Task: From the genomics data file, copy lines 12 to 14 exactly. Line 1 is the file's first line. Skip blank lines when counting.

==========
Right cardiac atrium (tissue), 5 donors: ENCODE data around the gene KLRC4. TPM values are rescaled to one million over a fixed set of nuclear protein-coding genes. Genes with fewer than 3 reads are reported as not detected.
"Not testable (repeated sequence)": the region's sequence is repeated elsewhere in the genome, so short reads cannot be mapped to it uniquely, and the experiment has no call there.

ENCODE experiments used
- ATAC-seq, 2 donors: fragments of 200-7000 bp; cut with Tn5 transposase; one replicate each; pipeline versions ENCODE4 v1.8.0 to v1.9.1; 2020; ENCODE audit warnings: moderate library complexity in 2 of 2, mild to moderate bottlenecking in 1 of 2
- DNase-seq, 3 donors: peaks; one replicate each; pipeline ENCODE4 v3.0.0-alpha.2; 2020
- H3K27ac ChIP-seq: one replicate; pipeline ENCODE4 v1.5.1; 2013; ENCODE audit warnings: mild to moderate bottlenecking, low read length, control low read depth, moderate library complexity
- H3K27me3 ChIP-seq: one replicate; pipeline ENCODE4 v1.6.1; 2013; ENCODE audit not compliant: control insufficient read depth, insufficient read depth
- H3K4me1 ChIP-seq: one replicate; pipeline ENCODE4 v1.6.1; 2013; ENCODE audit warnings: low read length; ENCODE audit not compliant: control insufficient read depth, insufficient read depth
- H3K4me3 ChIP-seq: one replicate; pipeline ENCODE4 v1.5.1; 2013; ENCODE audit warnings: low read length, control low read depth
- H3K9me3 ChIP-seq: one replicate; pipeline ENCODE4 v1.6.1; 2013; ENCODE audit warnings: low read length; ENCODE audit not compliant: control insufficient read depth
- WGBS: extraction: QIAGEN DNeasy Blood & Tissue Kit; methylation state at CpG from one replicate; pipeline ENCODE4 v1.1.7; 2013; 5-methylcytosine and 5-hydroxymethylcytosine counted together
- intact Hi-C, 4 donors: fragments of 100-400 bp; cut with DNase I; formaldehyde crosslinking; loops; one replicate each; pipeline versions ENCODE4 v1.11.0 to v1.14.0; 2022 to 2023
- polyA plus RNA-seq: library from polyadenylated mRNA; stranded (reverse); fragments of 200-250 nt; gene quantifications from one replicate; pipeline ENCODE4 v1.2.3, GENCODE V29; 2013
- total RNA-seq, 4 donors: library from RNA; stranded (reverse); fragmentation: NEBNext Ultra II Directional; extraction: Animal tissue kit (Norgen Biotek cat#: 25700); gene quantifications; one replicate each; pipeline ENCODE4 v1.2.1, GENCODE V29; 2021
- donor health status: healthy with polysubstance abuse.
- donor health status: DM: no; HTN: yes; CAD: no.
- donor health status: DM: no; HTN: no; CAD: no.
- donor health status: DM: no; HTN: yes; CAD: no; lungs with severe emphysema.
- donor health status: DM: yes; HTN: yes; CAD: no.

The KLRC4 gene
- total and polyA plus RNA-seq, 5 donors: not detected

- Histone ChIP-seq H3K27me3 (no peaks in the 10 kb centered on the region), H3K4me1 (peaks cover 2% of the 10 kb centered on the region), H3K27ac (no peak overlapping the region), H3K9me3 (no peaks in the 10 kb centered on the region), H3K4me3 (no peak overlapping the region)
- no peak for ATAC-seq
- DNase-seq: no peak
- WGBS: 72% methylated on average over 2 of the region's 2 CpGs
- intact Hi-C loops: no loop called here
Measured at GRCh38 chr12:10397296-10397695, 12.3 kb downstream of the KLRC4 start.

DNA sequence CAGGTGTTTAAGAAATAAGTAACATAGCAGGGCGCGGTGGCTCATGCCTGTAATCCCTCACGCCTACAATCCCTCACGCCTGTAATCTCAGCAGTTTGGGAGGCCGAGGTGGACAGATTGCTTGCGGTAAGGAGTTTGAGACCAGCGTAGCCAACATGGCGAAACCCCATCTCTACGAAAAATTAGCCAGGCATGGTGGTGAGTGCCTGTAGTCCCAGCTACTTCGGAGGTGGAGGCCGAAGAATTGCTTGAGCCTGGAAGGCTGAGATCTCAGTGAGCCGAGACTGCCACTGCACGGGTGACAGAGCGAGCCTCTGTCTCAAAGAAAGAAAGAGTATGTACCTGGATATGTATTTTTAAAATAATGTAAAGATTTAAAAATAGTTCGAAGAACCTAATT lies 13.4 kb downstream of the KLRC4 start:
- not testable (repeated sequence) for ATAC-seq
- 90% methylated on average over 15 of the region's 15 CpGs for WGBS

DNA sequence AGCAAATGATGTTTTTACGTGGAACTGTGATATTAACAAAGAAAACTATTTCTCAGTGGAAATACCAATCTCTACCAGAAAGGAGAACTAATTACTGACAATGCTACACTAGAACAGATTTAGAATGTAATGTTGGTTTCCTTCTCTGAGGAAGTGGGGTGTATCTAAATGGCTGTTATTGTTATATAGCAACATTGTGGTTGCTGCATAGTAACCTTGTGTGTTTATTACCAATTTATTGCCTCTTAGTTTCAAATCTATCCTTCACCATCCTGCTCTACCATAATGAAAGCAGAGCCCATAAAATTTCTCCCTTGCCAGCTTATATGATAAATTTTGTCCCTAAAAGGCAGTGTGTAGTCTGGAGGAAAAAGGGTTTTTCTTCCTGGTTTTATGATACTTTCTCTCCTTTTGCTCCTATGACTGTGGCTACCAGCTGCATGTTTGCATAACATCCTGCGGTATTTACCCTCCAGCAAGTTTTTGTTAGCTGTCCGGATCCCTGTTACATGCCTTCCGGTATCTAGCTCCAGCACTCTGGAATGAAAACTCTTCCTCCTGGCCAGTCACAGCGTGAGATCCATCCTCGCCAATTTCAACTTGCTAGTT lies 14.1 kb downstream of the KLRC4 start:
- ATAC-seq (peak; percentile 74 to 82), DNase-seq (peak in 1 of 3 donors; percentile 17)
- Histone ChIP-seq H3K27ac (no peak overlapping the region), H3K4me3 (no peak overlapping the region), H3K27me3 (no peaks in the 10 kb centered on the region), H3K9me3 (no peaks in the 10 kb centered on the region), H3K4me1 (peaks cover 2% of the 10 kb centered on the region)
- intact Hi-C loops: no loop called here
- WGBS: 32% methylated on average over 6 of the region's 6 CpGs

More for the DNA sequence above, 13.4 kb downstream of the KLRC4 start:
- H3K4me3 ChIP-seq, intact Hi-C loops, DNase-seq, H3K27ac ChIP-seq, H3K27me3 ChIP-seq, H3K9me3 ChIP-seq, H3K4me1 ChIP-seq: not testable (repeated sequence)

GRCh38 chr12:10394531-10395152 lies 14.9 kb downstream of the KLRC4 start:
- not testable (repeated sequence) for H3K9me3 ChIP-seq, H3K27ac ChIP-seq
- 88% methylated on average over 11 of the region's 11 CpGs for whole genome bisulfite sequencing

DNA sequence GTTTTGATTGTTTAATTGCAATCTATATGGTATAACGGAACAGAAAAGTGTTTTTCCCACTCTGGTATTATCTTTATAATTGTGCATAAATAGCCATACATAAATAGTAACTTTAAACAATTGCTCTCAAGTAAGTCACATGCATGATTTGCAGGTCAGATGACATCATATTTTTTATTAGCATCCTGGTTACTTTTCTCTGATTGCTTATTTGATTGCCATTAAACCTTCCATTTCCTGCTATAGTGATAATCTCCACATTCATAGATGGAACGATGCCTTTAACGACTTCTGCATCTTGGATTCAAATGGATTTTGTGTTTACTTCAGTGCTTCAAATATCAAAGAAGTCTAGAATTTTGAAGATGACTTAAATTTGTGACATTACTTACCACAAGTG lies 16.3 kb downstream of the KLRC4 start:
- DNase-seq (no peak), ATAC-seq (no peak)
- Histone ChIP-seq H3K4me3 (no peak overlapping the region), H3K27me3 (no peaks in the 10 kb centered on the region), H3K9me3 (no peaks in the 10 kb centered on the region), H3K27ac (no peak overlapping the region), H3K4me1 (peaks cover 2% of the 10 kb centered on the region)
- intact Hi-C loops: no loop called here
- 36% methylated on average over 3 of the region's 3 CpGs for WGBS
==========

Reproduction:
- intact Hi-C, 4 donors: fragments of 100-400 bp; cut with DNase I; formaldehyde crosslinking; loops; one replicate each; pipeline versions ENCODE4 v1.11.0 to v1.14.0; 2022 to 2023
- polyA plus RNA-seq: library from polyadenylated mRNA; stranded (reverse); fragments of 200-250 nt; gene quantifications from one replicate; pipeline ENCODE4 v1.2.3, GENCODE V29; 2013
- total RNA-seq, 4 donors: library from RNA; stranded (reverse); fragmentation: NEBNext Ultra II Directional; extraction: Animal tissue kit (Norgen Biotek cat#: 25700); gene quantifications; one replicate each; pipeline ENCODE4 v1.2.1, GENCODE V29; 2021